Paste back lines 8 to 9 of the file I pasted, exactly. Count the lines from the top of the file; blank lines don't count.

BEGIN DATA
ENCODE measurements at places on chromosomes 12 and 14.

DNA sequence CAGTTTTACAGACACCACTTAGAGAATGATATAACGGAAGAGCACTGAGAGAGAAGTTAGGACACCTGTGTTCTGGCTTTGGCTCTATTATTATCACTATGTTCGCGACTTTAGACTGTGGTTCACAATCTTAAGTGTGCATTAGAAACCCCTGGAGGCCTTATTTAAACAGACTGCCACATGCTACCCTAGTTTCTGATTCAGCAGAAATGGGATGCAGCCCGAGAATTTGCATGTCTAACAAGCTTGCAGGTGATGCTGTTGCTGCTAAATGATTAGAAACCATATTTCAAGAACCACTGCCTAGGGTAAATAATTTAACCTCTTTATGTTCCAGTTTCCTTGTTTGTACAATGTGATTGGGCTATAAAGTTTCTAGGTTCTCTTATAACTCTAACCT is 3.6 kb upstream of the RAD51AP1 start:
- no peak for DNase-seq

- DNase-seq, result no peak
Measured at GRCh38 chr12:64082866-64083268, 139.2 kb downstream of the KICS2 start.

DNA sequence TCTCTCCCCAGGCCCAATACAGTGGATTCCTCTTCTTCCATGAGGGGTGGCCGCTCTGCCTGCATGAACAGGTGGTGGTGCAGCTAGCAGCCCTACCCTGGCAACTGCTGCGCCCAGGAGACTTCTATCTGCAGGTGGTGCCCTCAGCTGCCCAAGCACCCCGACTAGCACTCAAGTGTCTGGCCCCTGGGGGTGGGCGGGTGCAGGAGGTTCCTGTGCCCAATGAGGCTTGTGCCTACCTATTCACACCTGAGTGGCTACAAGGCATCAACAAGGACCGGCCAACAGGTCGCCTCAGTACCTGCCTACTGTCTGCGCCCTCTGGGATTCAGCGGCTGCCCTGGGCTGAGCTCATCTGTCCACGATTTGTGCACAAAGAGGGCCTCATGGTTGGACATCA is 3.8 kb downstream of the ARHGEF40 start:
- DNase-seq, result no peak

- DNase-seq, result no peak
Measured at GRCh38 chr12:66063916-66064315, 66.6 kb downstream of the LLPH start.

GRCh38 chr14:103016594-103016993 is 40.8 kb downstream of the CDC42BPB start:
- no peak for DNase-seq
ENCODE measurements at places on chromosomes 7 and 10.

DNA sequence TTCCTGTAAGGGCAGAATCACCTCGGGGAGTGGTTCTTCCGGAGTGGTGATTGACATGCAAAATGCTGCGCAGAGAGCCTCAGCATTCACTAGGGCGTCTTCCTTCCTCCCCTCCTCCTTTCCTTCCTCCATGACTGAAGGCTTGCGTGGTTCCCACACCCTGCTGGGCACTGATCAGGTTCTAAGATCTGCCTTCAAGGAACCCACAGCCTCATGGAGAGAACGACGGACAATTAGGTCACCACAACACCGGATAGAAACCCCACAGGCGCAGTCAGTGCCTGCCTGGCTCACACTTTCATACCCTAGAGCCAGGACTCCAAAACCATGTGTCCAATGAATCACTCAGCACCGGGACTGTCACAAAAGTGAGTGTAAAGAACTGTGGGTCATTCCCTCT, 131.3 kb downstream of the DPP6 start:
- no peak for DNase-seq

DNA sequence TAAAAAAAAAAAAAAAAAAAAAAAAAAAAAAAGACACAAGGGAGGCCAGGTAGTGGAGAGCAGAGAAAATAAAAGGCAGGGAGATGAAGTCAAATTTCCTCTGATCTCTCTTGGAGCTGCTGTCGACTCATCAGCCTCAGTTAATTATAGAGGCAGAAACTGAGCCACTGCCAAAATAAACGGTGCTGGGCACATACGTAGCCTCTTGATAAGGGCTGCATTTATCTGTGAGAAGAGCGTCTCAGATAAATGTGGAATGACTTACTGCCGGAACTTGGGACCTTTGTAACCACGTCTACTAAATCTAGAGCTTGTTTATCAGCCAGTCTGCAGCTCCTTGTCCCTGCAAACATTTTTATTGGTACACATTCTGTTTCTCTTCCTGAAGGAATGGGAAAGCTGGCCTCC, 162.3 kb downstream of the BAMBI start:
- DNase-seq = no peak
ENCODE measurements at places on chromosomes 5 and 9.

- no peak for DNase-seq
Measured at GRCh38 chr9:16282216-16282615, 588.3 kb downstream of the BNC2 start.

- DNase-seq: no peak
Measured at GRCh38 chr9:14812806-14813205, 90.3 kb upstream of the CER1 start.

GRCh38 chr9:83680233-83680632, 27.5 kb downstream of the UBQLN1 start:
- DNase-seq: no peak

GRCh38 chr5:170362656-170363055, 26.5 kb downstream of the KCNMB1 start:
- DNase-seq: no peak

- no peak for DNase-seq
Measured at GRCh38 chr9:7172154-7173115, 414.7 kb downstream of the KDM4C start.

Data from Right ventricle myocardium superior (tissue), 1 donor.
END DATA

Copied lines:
- DNase-seq, result no peak
Measured at GRCh38 chr12:66063916-66064315, 66.6 kb downstream of the LLPH start.